Personally I think it’ll be sooner than later. From what I can tell, people in my circles recognize these as sales tools — more ammunition in the belt of the “man”. And in my circles, the “man” is not always welcome. We’ve started to shun each other for being on our phones in mid-conversation. We’ve started to run away from the device glued to our hands when we want to have fun, relax, or enjoy some genuine human experience.

Will social media push people back to that old way of socializing? Or am I just an outsider with a bunch of weirdo friends?

As an aside: I have a firm understanding that language and information is how our brains shape reality. So having this constantly shifting landscape of ways to communicate and access information may be constantly shifting how our brains use words and knowledge to build our perception of reality… That’s the real interesting stuff. Will people move towards traditional methods for stability? Or will we embrace the amorphous blob of change?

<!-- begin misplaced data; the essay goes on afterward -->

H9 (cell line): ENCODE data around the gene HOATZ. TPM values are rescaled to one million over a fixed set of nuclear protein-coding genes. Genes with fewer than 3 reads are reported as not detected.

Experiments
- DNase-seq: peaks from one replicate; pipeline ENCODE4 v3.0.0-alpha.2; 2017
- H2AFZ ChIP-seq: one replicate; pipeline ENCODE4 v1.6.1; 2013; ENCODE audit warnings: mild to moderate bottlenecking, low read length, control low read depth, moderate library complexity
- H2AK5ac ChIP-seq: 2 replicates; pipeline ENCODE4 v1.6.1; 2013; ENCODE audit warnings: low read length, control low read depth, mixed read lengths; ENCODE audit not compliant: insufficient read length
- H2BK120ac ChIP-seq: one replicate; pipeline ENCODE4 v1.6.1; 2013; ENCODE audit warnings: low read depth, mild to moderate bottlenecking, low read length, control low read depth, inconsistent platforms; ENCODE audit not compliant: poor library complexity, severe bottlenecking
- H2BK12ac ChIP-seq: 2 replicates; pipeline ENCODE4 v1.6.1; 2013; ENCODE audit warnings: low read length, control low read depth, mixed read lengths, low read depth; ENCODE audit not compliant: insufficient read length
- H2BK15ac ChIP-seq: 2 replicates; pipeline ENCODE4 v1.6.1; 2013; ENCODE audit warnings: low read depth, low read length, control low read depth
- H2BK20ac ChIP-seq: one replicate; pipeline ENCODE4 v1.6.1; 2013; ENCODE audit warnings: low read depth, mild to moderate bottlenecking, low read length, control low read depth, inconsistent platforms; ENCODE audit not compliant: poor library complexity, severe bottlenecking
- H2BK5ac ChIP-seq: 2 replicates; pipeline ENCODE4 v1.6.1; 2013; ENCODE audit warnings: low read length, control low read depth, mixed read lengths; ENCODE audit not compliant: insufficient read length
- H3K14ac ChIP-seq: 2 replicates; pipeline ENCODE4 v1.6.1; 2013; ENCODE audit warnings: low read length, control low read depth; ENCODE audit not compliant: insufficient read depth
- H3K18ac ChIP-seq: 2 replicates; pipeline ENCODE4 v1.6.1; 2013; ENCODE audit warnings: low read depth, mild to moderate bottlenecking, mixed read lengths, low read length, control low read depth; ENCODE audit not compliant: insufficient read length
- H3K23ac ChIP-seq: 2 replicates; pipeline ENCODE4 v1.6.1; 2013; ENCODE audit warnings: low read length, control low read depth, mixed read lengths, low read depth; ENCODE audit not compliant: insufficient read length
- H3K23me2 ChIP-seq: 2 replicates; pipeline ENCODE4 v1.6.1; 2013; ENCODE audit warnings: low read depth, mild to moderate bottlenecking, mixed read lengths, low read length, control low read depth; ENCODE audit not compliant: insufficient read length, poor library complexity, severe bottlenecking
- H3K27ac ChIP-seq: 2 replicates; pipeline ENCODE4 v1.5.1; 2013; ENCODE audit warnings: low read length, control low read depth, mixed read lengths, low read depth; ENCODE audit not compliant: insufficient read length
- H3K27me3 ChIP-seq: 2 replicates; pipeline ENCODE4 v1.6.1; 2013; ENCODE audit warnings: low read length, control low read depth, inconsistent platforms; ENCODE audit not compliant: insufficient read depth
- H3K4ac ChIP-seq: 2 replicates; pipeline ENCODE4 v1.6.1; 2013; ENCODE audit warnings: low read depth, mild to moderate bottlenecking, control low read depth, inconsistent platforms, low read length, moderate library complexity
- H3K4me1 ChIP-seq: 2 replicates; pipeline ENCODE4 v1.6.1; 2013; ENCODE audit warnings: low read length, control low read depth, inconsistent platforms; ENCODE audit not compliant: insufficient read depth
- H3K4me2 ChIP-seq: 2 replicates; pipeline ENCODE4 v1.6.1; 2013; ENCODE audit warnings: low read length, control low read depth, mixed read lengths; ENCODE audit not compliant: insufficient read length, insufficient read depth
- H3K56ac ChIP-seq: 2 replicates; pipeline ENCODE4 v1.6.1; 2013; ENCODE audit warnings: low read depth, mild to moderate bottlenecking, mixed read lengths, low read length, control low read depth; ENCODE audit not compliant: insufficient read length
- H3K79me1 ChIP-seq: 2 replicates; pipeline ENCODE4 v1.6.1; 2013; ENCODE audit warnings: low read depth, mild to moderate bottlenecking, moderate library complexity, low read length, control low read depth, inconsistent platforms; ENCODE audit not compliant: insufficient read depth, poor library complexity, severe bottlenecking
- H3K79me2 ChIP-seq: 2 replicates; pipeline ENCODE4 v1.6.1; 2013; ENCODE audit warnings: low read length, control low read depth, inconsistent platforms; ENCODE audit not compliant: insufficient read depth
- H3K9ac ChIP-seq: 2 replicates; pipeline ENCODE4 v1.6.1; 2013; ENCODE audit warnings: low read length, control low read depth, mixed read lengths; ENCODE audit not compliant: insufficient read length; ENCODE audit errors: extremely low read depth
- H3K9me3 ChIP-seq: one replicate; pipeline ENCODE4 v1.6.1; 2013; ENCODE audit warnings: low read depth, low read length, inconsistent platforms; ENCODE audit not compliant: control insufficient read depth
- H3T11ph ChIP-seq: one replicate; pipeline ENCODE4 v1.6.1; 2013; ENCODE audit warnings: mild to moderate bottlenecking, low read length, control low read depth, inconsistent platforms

I recommend Nicholas Carr’s “The Shallows” on the neat neurological effects of technology on the brain.



Age 22. Resides in Winnipeg, MB.

Some names have been changed for safety’s sake.

I have known Anonymous personally for many years. We don’t spend a lot of time together anymore, but they’re quite a person to know.

We grew up on the same block. We parted ways during high school, though, and they found a community in the city I have yet to party with. They sure do party, though.

I think this was on Halloween of 2013. It started at Fame.

We’re at Fame, with the drag queens, partying, everyone’s passing around poppers and shit, and we ended up meeting up with Patricia Abney. 

Patricia was a popular drag queen with a touring drag show that happened to be in Winnipeg. We ended up going to this salon party, with Patricia, and everyone was doing cocaine. And it was pretty interesting. There was this really fucked up guy who was trying to sell everybody Ketamine. He kept telling people how you should always say “madam” on the phone… So that was my party with Patricia Abney.”